Original Article | Open Access
Jennifer Chaulk, Michelle Carbonneau, Hina Qamar, Adam Keough, Hsiu-Ju Chang, Mang Ma, Deepali Kumar, Puneeta Tandon, "Third-Generation Cephalosporin-Resistant Spontaneous Bacterial Peritonitis: A single-Centre Experience and Summary of Existing Studies", Canadian Journal of Gastroenterology and Hepatology, vol. 28, Article ID 429536, 6 pages, 2014. https://doi.org/10.1155/2014/429536
Third-Generation Cephalosporin-Resistant Spontaneous Bacterial Peritonitis: A single-Centre Experience and Summary of Existing Studies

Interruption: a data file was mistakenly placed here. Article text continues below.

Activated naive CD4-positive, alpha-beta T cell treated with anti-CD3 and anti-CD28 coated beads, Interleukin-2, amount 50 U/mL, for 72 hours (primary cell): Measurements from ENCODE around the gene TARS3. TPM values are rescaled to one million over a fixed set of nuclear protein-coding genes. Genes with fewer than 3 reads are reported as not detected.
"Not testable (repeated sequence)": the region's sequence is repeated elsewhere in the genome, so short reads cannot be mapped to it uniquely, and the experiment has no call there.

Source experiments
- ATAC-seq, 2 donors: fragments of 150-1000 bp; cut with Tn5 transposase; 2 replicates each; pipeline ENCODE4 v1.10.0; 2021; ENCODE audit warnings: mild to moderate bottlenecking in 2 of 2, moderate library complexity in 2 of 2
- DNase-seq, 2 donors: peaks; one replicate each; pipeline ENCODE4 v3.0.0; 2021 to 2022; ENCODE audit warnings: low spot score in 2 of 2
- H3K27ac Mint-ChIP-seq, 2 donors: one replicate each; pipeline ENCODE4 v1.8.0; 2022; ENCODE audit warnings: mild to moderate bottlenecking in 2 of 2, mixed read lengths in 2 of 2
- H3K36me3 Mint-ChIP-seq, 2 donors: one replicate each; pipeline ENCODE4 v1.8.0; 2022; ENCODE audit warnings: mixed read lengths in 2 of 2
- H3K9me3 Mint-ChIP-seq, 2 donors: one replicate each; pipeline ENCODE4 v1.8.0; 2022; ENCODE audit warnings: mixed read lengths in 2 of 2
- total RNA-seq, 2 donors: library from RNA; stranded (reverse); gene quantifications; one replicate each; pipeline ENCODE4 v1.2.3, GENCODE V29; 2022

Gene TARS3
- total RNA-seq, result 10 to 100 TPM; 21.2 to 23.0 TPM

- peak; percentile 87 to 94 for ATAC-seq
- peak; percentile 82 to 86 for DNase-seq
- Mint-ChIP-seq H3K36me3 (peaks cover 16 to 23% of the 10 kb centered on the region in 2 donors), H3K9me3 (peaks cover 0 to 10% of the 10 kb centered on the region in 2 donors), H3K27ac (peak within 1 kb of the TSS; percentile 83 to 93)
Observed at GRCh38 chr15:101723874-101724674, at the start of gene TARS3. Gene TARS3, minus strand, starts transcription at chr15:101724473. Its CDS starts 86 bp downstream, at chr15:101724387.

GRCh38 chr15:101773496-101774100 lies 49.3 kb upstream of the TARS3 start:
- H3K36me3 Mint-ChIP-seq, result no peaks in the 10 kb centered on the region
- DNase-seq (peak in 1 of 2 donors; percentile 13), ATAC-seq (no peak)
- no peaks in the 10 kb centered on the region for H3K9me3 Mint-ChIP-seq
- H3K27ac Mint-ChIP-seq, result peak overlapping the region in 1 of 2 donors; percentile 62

BACKGROUND: Spontaneous bacterial peritonitis (SBP) is the most prevalent bacterial infection in patients with cirrhosis. Although studies from Europe have reported significant rates of resistance to third-generation cephalosporins, there are limited SBP-specific data from centres in North America.OBJECTIVE: To evaluate the prevalence of, predictors for and clinical impact of third-generation cephalosporin-resistant SBP at a Canadian tertiary care centre, and to summarize the data in the context of the existing literature.METHODS: SBP patients treated with both antibiotics and albumin therapy at a Canadian tertiary care hospital between 2003 and 2011 were retrospectively identified. Multivariate logistic regression was used to determine independent predictors of third-generation cephalosporin resistance and mortality.RESULTS: In 192 patients, 25% of infections were nosocomial. Forty per cent (77 of 192) of infections were culture positive; of these, 19% (15 of 77) were resistant to third-generation cephalosporins. The prevalence of cephalosporin resistance was 8% with community-acquired infections, 17% with health care-associated infections and 41% with nosocomial acquisition. Nosocomial acquisition of infection was the only predictor of resistance to third-generation cephalosporins (OR 4.0 [95% CI 1.04 to 15.2]). Thirty-day mortality censored for liver transplantation was 27% (50 of 184). In the 77 culture-positive patients, resistance to third-generation cephalosporins (OR 5.3 [1.3 to 22]) and the Model for End-stage Live Disease score (OR 1.14 [1.04 to 1.24]) were independent predictors of 30-day mortality.CONCLUSIONS: Third-generation cephalosporin-resistant SBP is a common diagnosis and has an effect on clinical outcomes. In an attempt to reduce the mortality associated with resistance to empirical therapy, high-risk subgroups should receive broader empirical antibiotic coverage.
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